In the 1960s and 1970s, a resurgent feminist movement once again put child care on the agenda, arguing that economic dependence on men keep women from being fully free. Feminists pointed out that child care was a necessary “infrastructure” to allow women to work outside the home if they chose. Some also argued that women who chose to do the work of caring for their own children full-time should receive “wages for housework.”
Since the 1970s, the overall decline in workers’ wages has made child care a necessity for the vast majority of working-class families. Most two-parent families cannot afford not to have both parents working, and the number of single-parent families has increased.
The lack of affordable child care is also a drag on the overall economy. Recent analysis of Bureau of Labor Statistics employment numbers by Matt Bruenig of the People’s Policy Project suggests that lack of affordable child care is the main driver of the decline in net employment growth in April.
Senator Bernie Sanders, one of UE’s most reliable allies in Washington, D.C., has been taking up the struggle for child care and other “care infrastructure” by pushing hard to include major investments in healthcare and education in the next major budget bill. The idea that “infrastructure” includes care work is not limited to the Sanders wing of the Democratic Party, however. In December, the Trump Administration’s Cybersecurity and Infrastructure Security Agency deemed that child care workers and human service workers should be considered “essential critical infrastructure workers” (though, notably, did not encourage paying them hazard pay during the pandemic, or a living wage).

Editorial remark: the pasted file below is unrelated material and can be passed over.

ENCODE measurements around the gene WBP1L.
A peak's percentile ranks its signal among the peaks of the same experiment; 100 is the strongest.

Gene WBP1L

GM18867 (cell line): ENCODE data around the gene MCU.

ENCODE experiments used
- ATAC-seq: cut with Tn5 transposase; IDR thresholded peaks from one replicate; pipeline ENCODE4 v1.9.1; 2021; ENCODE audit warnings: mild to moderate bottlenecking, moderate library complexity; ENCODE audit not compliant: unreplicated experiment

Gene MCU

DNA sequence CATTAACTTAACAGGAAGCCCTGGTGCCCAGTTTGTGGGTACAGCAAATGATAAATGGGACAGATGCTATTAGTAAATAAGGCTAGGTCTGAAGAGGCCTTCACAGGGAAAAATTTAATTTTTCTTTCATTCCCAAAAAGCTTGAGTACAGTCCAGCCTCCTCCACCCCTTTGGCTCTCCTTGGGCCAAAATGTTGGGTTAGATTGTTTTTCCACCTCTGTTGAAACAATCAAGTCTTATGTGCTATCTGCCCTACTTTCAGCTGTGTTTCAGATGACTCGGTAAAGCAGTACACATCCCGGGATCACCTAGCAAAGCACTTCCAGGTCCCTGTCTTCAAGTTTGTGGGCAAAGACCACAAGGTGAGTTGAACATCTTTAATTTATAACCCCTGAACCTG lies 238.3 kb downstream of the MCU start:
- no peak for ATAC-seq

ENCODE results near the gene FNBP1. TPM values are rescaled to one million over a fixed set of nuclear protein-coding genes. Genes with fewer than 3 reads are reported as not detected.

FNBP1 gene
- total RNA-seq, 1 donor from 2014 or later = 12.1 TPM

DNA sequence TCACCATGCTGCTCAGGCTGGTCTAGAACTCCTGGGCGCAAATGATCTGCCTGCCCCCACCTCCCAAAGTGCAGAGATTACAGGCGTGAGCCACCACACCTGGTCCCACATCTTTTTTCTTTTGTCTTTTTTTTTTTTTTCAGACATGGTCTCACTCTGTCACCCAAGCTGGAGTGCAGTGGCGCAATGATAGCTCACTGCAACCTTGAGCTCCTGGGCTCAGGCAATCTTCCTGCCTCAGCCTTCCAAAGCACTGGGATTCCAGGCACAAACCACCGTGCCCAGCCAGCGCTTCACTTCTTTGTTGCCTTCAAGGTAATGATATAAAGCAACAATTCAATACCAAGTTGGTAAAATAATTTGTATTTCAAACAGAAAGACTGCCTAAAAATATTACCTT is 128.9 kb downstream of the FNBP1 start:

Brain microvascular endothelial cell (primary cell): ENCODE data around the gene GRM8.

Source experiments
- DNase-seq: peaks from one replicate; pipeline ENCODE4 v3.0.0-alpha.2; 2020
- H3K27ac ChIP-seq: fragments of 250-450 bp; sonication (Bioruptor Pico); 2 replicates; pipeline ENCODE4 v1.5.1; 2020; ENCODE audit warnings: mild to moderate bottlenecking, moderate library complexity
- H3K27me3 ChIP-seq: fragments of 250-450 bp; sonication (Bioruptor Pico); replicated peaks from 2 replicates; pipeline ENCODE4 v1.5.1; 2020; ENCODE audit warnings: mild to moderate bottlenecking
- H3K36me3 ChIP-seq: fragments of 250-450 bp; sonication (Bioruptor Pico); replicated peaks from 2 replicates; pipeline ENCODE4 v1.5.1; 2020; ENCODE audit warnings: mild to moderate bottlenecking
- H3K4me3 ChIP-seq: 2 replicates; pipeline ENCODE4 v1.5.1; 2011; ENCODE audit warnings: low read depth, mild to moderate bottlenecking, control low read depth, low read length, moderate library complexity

Anne-Marie Slaughter, of the centrist think tank New America, recently laid out the argument for considering care as infrastructure in an op-ed in the New York Times, in which she proposes that we “take at face value that infrastructure are those facilities that are essential for everyone to do their jobs.” She recognizes that “men with wives at home to take on the 16-hour-a-day care responsibilities involved in raising children, supporting aged parents or otherwise tending to the sick, those with disabilities and the vulnerable” might not view their wives’ unpaid labor as part of the nation’s “infrastructure,” but continues:
But let’s imagine — it’s not that hard — a scenario in which those same men didn’t have wives at home and yet still wanted to have children, or to ensure that their own parents received love and support in their final years. In that case, they, too, might just find that care facilities were themselves just as “essential” to their ability to do paid work.
UE continues to support robust federal investment in our infrastructure, broadly defined. This must include expanded support for healthcare, child and elder care, and paid family and sick leave. Specifically, the resolution “The Battle for Equal Women’s Rights,” passed by rank-and-file delegates at UE’s 2019 convention, calls upon Congress to “enact a federal paid parental leave program and a high-quality federal day care program” and to “create a subsidized system which does not penalize individuals for providing homecare and which provides a living wage and quality homecare” for those taking care of elders or family members with disabilities.